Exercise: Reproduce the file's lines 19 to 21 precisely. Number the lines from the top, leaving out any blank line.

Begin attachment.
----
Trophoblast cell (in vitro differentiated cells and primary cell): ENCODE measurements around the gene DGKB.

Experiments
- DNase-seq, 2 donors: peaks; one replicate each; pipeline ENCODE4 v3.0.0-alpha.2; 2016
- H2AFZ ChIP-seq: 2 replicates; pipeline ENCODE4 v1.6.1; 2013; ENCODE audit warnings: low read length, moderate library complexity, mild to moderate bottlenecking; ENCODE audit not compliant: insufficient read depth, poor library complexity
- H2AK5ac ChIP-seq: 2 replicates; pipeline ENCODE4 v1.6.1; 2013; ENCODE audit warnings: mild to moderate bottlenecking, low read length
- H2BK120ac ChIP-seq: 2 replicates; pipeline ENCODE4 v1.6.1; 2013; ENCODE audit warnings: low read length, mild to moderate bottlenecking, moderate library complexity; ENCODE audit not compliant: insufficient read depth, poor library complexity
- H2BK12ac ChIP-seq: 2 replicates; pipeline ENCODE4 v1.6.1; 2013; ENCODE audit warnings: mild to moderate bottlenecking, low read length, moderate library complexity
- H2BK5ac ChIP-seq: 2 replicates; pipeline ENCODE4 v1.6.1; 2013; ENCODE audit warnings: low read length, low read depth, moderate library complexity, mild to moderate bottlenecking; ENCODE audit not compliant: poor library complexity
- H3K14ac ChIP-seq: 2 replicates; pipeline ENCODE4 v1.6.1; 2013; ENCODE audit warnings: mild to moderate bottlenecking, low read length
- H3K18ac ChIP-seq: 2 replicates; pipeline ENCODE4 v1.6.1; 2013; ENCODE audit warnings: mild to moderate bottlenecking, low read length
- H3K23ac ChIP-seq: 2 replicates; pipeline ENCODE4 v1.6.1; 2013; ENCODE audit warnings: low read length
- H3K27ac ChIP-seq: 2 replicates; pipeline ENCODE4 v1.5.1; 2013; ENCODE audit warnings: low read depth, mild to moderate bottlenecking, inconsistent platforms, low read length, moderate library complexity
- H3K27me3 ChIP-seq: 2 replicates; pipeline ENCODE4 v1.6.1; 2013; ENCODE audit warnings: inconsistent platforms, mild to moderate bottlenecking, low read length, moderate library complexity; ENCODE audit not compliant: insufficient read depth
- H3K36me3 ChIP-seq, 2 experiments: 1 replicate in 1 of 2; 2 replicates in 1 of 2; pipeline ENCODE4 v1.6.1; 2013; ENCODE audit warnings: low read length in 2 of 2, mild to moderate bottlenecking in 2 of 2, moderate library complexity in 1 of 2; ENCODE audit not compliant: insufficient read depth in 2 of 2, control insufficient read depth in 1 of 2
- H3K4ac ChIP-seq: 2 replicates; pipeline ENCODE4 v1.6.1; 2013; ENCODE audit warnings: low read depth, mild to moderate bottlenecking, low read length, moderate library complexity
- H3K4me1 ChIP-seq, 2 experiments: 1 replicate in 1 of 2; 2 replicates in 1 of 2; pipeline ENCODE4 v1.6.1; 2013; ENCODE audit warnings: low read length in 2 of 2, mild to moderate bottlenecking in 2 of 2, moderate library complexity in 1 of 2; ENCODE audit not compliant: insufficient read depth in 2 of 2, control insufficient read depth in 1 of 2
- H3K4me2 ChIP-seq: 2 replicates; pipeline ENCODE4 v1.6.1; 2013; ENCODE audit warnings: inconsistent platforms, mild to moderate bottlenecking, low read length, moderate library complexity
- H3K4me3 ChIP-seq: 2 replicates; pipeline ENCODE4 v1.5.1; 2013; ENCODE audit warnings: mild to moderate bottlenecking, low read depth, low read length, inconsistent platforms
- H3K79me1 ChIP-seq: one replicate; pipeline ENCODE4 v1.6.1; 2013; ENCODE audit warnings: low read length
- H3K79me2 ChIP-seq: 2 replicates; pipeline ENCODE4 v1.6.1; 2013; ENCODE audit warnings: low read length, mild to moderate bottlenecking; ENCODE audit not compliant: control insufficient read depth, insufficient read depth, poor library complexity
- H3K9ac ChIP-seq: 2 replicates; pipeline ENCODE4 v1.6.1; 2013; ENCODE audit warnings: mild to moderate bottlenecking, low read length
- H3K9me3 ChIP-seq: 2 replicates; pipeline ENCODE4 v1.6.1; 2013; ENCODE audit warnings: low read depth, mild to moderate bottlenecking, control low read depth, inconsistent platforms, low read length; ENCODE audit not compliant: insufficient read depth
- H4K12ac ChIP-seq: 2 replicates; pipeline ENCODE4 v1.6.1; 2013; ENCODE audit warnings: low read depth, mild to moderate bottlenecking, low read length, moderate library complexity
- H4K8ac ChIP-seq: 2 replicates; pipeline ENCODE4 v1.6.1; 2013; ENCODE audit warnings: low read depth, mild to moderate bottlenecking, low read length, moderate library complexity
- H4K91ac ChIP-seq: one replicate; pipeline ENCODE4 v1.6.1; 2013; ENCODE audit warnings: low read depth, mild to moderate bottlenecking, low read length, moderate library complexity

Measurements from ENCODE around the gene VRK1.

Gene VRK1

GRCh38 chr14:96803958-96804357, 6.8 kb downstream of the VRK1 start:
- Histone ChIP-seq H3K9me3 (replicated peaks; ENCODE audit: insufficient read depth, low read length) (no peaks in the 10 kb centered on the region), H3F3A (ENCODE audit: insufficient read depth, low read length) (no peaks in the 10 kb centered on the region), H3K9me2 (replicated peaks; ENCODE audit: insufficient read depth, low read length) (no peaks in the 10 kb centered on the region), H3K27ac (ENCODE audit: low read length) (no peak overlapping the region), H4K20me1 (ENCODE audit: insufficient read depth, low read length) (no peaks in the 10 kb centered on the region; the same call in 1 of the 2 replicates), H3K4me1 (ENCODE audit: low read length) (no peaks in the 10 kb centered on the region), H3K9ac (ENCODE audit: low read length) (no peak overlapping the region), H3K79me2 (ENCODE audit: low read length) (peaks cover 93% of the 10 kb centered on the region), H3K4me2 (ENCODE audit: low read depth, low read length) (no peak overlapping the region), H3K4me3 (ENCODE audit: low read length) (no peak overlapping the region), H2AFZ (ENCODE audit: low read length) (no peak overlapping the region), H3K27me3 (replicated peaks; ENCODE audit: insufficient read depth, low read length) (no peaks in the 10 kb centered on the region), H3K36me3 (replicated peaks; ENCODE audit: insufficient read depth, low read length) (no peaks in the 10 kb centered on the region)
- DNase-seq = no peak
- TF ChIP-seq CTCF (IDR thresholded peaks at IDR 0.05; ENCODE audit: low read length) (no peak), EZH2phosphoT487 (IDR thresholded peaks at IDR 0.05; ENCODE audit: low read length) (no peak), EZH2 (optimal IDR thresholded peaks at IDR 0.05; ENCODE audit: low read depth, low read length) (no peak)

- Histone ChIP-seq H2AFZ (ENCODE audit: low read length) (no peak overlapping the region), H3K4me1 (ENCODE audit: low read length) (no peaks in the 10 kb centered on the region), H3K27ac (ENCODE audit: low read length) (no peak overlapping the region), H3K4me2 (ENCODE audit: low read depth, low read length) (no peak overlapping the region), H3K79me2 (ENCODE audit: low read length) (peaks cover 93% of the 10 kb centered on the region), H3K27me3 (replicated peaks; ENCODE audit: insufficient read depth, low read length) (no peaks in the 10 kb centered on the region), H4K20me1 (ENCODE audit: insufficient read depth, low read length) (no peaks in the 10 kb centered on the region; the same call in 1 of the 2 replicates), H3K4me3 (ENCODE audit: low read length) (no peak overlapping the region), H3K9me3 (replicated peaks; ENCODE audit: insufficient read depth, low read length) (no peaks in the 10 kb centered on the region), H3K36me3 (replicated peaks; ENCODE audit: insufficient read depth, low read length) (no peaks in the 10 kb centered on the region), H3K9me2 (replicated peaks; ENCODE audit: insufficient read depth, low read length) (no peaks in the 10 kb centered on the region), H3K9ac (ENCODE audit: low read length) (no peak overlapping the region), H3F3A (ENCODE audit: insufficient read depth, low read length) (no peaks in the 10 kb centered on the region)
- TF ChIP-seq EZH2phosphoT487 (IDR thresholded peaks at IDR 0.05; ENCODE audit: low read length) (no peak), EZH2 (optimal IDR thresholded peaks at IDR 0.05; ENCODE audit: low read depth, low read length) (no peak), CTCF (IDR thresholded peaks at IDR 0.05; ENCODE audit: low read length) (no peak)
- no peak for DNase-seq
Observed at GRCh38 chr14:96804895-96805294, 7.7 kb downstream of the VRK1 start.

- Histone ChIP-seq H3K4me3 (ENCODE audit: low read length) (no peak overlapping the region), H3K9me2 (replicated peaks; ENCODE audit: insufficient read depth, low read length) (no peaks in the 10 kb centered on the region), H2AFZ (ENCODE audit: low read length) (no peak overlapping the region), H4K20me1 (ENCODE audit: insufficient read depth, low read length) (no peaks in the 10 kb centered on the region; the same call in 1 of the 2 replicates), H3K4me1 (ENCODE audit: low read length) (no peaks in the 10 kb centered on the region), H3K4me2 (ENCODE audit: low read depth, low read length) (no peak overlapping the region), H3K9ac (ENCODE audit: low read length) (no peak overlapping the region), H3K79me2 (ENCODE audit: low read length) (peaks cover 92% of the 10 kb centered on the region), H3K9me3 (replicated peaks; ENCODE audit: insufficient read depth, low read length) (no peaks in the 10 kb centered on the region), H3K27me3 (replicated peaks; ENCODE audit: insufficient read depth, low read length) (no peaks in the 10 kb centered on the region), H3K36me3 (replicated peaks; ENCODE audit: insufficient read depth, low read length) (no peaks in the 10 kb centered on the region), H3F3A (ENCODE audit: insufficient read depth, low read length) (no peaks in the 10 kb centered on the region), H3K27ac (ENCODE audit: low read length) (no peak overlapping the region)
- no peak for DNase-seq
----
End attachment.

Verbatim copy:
- H3K79me1 ChIP-seq: one replicate; pipeline ENCODE4 v1.6.1; 2013; ENCODE audit warnings: low read length
- H3K79me2 ChIP-seq: 2 replicates; pipeline ENCODE4 v1.6.1; 2013; ENCODE audit warnings: low read length, mild to moderate bottlenecking; ENCODE audit not compliant: control insufficient read depth, insufficient read depth, poor library complexity
- H3K9ac ChIP-seq: 2 replicates; pipeline ENCODE4 v1.6.1; 2013; ENCODE audit warnings: mild to moderate bottlenecking, low read length